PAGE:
Facts of life in Rome? Help!

Oct 1st, 1997, 11:34 PM
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Facts of life in Rome? Help!

Will be in Rome? Read so much about this City, mostly good/bad. If you've been there, do let me know the finner details of this city. Is it dangerous, pickpocket and any reasonable hotel around Spanish Steps or Termini area (is this place safe). Thanks.
Oct 2nd, 1997, 05:29 AM
Tim Walshe
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Hi Ann,
Just back from Rome. You don't have to be overly cautious. Suffice to say, the only time we had trouble was when heavily loaded with baggage going through the Metro. I know, in the cold light of day, one would say we presented bit of an easy target. Several kids no more than 12/13 approached my wife and I, but concentrated on me as I was laden down. Before I knew it, they were all over my pockets. Either there was'nt a lot there to interest them, or
my quickly telling them git, did the trick, but no harm was done. So the moral to the story is that, as in any big city, if you present yourself as a target, you may end up one. Rome, and Italy is prone to bands of Kids, so keep an eye out for them, they may be bearing Cardboard for you to read or other such decoys. Good accomadation is available in the Fodors Planning section on this Web site. I would recommend 'The Steps' over Termini as the latter is a poorer area. Enjoy your trip, Tim.
Oct 2nd, 1997, 06:59 AM
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Tim: Thanks.
Oct 2nd, 1997, 08:41 AM
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We're just back,survived the earthquake! Rome felt much safer than I expected,I did you a little plastic bag from a pharmacie instead of purse as a precaution. Be prepared for a lot of Fumes and litter, it's really pretty filthy. Most little restaurants had great salads and pizzas. We stayed near the Piazza Navona at the Raphael,great location at around $230 per night. Have a good time.
Oct 2nd, 1997, 10:48 AM
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I just ended a Europe Cruise with a stay over in Rome. We had heard (and read) a lot about pickpockets and thievery, however, the main place we encountered distractions was at Piazza Navona at night, where the youngsters gathered around you trying to sell you things. The main thing is just to keep your wits about you. We didn't encounter much elsewhere, although we were with a group of people at times. As I stated at another post, a tour guide that we had (who is a native) discouraged us from using public transportation and advised us to get taxis. We did not have the need to use either because our hotel provided shuttle service. I agree with the post before mine entirely that the city IS filthy. In addition, traffic in the central city is congested and moped are entering traffic from all angles. There are a lot of neat outdoor cafes where you can order Italian-style pizza and gelato and the primary historical sites are awesome, intriging and beautiful. DO NOT miss St. Peter's Basilica, and when you go, be sure to have your shoulders and legs covered to the knees or you will be denied entrance. The Vatican Museum and Sistene Chapel are also worth visiting, as well as Trevi Fountain, the Coliseum and all of ancient Rome.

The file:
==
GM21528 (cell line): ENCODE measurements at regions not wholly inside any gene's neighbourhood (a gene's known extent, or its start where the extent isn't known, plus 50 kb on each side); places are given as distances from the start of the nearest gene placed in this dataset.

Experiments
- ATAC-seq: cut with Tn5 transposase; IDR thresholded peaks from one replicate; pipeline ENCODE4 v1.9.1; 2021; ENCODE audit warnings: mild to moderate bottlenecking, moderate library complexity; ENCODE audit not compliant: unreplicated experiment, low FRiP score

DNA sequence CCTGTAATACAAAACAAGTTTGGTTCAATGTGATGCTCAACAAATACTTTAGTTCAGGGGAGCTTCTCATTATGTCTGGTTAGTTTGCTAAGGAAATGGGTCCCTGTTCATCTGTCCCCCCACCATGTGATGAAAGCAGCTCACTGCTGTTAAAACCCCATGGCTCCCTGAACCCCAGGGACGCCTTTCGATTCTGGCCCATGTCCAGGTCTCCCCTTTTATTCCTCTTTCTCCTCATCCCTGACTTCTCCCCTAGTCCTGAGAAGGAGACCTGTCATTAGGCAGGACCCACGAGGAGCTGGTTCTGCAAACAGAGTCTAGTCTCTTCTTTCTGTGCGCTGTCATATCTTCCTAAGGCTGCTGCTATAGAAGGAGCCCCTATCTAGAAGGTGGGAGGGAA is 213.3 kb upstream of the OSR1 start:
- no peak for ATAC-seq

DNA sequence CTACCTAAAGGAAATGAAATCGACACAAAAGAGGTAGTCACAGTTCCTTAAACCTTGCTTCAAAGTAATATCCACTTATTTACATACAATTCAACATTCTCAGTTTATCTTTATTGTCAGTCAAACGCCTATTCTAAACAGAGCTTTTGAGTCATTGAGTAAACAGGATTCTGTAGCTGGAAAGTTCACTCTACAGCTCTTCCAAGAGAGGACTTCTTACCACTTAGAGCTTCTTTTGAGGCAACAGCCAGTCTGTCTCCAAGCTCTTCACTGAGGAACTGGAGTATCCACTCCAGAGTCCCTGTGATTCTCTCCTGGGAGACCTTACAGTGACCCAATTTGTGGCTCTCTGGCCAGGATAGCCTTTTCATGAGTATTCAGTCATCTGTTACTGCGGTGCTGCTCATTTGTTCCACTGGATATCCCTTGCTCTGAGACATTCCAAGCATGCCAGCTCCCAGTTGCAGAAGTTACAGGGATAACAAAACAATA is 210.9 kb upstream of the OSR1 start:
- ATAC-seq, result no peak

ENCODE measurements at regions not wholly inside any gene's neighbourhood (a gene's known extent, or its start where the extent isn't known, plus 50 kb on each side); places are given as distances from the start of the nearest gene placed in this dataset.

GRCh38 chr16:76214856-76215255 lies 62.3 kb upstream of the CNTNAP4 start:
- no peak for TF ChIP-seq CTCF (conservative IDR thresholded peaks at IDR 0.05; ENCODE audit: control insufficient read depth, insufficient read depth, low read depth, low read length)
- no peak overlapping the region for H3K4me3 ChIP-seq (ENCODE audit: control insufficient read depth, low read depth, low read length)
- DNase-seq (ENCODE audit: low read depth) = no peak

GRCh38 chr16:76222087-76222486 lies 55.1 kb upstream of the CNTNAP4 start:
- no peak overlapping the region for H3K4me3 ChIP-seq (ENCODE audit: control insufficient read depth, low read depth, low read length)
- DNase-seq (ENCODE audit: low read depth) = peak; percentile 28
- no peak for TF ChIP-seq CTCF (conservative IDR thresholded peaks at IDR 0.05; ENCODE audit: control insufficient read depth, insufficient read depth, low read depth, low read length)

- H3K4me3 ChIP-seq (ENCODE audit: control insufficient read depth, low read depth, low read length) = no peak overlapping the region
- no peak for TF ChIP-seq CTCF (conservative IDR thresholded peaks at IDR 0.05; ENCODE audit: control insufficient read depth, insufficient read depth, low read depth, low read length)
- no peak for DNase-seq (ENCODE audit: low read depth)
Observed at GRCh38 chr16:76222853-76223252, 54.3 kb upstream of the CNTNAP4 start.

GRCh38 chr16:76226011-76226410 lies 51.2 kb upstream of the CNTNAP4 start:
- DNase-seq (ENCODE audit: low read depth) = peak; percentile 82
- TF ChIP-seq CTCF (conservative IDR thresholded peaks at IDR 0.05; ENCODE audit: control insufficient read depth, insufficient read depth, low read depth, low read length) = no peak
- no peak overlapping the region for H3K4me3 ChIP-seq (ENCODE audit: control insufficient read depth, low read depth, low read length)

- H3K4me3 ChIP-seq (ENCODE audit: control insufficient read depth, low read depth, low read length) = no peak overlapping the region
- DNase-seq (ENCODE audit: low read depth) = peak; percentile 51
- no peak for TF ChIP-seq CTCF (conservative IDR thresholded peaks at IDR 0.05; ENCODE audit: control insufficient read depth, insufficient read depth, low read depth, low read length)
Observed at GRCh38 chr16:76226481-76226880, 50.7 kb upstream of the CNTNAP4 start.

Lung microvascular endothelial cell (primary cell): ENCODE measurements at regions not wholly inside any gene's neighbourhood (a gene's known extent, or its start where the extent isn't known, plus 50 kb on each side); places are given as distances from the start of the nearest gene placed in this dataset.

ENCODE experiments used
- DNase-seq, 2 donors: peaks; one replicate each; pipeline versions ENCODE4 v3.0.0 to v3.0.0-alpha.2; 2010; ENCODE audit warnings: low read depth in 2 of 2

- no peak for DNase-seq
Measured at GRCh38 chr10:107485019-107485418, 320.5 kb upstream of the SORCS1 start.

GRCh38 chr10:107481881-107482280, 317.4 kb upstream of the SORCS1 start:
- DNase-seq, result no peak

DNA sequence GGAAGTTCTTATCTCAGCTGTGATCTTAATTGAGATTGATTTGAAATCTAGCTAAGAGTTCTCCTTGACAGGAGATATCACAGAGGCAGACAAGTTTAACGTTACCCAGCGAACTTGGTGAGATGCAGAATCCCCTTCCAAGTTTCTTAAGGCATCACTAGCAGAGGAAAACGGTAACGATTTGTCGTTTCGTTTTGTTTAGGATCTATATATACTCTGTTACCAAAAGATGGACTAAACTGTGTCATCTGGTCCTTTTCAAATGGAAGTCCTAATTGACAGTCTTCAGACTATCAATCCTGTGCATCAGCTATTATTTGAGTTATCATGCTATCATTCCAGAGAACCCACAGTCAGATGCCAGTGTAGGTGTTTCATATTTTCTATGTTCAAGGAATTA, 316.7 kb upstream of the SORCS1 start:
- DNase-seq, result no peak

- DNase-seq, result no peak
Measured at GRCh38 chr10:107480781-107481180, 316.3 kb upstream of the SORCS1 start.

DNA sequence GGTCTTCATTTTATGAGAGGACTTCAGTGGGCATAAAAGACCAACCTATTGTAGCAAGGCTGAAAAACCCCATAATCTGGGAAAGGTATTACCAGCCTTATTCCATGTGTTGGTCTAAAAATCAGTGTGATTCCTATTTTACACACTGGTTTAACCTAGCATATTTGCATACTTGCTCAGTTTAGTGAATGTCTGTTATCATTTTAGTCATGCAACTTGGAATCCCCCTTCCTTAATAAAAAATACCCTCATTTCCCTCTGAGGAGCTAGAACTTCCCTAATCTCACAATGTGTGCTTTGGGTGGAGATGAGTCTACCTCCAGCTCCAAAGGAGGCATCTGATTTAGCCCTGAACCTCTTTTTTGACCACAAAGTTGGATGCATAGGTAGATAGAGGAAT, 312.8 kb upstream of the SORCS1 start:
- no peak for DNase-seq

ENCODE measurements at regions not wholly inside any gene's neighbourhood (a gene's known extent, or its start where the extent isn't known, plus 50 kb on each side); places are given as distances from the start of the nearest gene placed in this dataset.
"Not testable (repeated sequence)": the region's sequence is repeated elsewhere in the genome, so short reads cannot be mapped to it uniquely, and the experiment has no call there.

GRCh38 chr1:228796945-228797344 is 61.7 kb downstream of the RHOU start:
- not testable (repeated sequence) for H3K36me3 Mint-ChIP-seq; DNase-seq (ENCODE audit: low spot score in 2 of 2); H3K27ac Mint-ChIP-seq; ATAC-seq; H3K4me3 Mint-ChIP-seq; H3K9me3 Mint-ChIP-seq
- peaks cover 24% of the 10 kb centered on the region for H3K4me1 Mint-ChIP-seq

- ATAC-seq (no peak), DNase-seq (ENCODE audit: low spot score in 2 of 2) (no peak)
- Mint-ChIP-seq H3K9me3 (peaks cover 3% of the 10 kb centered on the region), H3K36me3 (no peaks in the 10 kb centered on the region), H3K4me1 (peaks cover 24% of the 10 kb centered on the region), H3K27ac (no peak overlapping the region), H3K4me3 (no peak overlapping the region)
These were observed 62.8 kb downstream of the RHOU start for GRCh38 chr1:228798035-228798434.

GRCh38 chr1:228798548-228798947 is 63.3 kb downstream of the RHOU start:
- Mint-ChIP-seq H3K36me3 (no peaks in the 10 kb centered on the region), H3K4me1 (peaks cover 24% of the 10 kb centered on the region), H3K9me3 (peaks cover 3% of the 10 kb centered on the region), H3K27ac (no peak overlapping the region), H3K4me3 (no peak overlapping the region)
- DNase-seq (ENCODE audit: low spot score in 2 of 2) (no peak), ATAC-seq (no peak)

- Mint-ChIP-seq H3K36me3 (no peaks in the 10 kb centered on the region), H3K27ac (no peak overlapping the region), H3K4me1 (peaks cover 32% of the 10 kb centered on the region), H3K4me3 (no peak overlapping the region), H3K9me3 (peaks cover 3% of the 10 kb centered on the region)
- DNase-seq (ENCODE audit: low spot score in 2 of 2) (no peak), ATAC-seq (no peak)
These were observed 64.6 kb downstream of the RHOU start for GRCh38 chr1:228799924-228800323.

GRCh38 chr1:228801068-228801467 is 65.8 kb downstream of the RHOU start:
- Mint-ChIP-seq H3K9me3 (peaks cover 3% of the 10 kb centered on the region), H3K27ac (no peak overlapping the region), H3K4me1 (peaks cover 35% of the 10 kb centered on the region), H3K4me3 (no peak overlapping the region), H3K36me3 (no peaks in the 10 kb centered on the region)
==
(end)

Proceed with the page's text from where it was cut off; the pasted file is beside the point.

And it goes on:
Oct 2nd, 1997, 11:46 AM
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A few years ago both my wife and I were pickpocketed on a bus going to the catacombs. My fault that I had my wallet in my back pocket and they got me going off the bus and my wife's purse when she was standing in the bus. A priest in the catacombs told me that pickpockets also join groups of tourists in the catacombs and thefts are common. Around the railway station you can find gypsies who will occasionally attempt to beg or rob you. Other than this Rome was what we expected and worth the trip. Don't bother going to the Italian police to register any theft. Although they have an office for foreigners the process takes more than an hour and you will leave with a stamped piece of paper and never see your wallet again (an officer told me they practically never recover the goods). But you might need a police report for insurance purposes (homeowners insurance might cover you). Buona fortuna!
Oct 2nd, 1997, 12:02 PM
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On our last visit to Rome in May we stayed at La Residenza--reasonably priced on a quiet street near Via Veneto and the Spanish Steps. We found the best way to see the Sistine Chapel was to get into line before the Chapel opened (around 8:00 AM). We were about 4th in line--when we came out the line was several blocks long. The same with the Coliseum--get there early and you have the place to yourselves.
Oct 2nd, 1997, 06:34 PM
Janice Nagano
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We enjoyed Rome, although we did encounter a band of pickpocketing girls outside the Coliseum in broad daylight.

They left me alone, but went for my boyfriend who was carrying a camera. Luckily, we were both wearing a money belt tucked under our shirts so all they got from him was a bus ticket, which cost all of 1500 lire (not even a dollar US).

Even so, make sure to wear a money belt or necklace and keep your passport, money, credit cards, train pass, etc. with you at all times.
Oct 6th, 1997, 01:43 PM
Joe Lomax
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A useful phrase for bands of gypsy kids is: "Va Via!" as loud as you can. It means 'beat it', but more rude. Have a tour book out and pretend you are going to wack 'em. Usually this is enough.

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